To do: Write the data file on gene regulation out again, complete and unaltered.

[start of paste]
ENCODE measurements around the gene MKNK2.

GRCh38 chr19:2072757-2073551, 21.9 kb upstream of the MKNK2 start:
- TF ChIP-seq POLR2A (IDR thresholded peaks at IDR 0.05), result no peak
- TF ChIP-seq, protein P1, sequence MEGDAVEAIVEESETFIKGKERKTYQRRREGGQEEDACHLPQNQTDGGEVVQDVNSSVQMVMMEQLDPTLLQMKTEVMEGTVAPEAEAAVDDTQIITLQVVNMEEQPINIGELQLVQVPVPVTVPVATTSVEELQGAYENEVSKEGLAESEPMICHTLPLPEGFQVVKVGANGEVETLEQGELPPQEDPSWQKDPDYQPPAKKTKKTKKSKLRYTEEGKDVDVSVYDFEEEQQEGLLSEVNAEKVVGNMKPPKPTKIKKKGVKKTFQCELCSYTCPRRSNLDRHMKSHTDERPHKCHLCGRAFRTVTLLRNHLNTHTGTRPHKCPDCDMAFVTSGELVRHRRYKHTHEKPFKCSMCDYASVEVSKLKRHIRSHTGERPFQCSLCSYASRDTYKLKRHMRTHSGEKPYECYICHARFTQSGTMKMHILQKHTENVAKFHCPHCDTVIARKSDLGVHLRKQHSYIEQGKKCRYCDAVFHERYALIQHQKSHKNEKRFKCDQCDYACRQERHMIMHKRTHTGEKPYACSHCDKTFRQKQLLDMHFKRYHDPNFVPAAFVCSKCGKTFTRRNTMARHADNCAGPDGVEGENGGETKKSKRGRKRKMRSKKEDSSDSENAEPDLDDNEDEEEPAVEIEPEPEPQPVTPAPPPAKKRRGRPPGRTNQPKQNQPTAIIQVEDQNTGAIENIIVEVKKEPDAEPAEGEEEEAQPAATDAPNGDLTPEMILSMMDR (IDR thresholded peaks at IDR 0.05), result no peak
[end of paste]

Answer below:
ENCODE measurements around the gene MKNK2.

GRCh38 chr19:2072757-2073551, 21.9 kb upstream of the MKNK2 start:
- TF ChIP-seq POLR2A (IDR thresholded peaks at IDR 0.05), result no peak
- TF ChIP-seq, protein P1, sequence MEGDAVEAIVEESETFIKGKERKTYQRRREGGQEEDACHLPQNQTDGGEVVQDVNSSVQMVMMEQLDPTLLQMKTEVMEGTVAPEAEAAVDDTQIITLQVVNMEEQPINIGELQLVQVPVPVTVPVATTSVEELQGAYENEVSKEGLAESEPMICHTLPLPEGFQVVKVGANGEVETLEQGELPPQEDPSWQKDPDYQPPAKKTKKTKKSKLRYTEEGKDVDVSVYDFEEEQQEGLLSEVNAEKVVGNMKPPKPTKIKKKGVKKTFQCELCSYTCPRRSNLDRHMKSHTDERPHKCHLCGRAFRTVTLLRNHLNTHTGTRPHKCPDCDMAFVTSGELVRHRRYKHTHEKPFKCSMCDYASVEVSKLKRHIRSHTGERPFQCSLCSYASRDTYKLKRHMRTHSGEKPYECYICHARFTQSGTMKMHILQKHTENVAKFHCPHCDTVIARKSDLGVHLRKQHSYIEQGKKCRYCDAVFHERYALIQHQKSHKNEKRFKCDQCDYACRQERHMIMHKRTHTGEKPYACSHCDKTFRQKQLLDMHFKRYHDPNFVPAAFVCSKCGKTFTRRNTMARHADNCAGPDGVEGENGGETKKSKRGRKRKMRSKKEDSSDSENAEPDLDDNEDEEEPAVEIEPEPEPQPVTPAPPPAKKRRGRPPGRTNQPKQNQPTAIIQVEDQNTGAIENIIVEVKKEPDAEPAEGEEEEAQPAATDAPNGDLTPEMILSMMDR (IDR thresholded peaks at IDR 0.05), result no peak